Rivlin laments low Arab turnout at co-op security meeting
As president convenes meeting with Arab sector leaders in bid to increase cooperative efforts to police crime, police chief and Rivlin express disappointment after just 20 out of 46 Arab leaders bother to show up; 'It is a shame, because we are destined to live together.'
The meeting, which was convened at the President’s Residence, was opened with remarks delivered by President Rivlin, who expressed his regret and disappointment at the weak turnout of the Arab leaders.
“This meeting was planned at the request of many citizens of the State of Israel, to discuss the State's responsibility for the welfare of every citizen,” Rivlin began.
“We asked to meet with those responsible for public safety in order to discuss and consider their abilities, and the need for cooperation. I am very sorry that many of the council heads who wished to arrive did not come due to various pressures. It is a shame, because we are destined to live together and we have to find a way to promote this understanding inside all of us.”
At times such as these, when extremist forces are raising their heads, Rivlin continued, “we are reminded how easy it is to destroy, and to enflame the situation on the ground. At such moments we do not have the privilege to be entrenched out of a sense of the justness of this side or the other, we must be wise. We must join hands. We must demonstrate what leadership means.
“We are meeting during tense times between Arabs and Jews in this country, and in these days of tension and crisis, leadership is put to the test. I must say that after the murderous attack on the Temple Mount, in which Israeli citizens murdered two policemen and hurt all of us, Arabs, Druze and Jews alike, I expected a clear and sharp condemnation from the leaders of the Arab community in Israel. There were just a few who made a clear and outright condemnation, and unfortunately, I was disappointed.”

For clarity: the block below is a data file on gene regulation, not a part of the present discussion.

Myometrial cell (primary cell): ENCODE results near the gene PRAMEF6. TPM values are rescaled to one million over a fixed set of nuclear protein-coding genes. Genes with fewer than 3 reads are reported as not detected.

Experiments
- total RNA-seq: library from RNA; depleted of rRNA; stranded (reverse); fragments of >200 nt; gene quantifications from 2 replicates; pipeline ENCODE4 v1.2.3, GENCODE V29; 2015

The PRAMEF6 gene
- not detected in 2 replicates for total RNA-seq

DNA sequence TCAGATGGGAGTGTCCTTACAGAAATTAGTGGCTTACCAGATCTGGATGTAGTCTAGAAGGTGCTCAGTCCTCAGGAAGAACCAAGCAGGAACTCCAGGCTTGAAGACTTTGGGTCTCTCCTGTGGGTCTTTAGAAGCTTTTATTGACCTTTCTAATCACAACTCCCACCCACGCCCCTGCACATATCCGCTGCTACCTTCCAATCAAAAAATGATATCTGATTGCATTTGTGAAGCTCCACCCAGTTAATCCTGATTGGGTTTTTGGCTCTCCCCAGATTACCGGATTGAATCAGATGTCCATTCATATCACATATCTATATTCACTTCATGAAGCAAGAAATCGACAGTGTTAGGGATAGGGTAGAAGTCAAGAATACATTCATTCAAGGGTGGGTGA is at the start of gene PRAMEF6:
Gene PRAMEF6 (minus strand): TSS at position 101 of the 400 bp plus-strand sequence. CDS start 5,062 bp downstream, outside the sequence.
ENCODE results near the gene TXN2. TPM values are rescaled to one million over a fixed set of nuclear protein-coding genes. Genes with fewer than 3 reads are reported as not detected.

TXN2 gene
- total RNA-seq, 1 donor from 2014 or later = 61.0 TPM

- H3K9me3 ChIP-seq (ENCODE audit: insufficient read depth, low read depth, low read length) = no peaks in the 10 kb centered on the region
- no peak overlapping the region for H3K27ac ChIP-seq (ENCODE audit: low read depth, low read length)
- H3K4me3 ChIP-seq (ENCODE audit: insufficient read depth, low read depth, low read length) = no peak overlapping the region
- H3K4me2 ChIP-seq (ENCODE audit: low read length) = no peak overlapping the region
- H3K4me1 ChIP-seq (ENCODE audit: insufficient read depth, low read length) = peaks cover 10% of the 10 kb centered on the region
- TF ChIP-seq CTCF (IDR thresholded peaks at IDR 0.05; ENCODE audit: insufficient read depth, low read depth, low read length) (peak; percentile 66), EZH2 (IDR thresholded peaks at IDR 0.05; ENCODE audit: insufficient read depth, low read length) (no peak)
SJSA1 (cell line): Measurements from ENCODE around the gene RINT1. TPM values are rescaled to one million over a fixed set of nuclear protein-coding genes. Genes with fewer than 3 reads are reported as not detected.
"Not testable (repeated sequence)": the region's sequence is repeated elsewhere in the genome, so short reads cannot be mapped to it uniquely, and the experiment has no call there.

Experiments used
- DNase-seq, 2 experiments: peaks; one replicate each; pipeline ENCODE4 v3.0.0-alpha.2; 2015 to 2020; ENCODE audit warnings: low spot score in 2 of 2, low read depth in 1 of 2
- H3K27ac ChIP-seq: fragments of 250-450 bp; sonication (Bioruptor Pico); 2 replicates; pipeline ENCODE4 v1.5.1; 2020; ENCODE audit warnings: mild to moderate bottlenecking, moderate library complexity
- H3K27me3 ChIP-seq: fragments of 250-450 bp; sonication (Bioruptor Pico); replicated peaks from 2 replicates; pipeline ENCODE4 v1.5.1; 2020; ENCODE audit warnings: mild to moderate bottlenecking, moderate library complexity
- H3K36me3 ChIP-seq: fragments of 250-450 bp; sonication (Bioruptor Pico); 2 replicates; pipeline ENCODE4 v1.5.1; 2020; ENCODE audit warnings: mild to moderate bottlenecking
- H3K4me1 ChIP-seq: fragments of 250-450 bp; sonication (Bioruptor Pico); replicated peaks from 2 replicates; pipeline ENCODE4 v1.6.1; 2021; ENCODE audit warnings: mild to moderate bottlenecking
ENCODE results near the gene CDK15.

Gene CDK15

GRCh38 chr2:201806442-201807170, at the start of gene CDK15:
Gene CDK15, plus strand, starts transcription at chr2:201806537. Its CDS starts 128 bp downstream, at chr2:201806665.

Rivlin also added that regardless of whether Arabs or Jews preferred not to live among one another, the best of the situation must be made.
"Our shared lives here, Jews and Arabs—this is not a question, it is a fact. Whether we want it or not, whether we will live in peace or in conflict, we will live here together. Recognition of this basic fact should guide our actions and our choices, always, Jews and Arabs alike, even in difficult moments,” he told his listeners.
Turning his attention to the violent outbreaks that had marred the Old City and the Temple Mount over the past few weeks, Rivlin highlighted the fact that it had ultimately taken Israeli leadership and Arab leadership to cooperate to abate the tensions that threatened to continue indefinitely.
Speaking after Rivlin, Alsheikh also made clear his disappointment in the low turnout among the Arab leaders but insisted that the cup was half full.
“I am optimistic, even if there are those who chose to panic. You cannot have a normal life without policing—we all need policing. That's why I'm optimistic and I'm sure we'll bring results,” he said. The interest, he concluded, was for every Jewish and Arab resident.
Chairman of the Arab Regional Council Heads, Mazen Ganim thanked President Rivlin for the initiative.“I would like to thank you for all your endeavors. You prove that this house belongs to all of us, Jews and Arabs,” he opened with his remarks, echoing those of the Israeli leaders.
Ganim also thanked Alsheikh for promoting the meeting and his cooperation. “The Arab community was not born a violent society. The circumstances brought us to this. The Israeli Police proved that it can weed out all the crime families, and I want to say that all the crime families in Jewish communities have flocked to Arab communities.”
Pointing to statistics, Ganim said: “Since 2000, 1,200 Arab residents have been killed with illegal weapons,” and stressed, “Dear friends, fellow council heads, there is a responsibility on everyone, there are undoubtedly many obstacles and you can help us overcome the obstacles through employment and the economy.”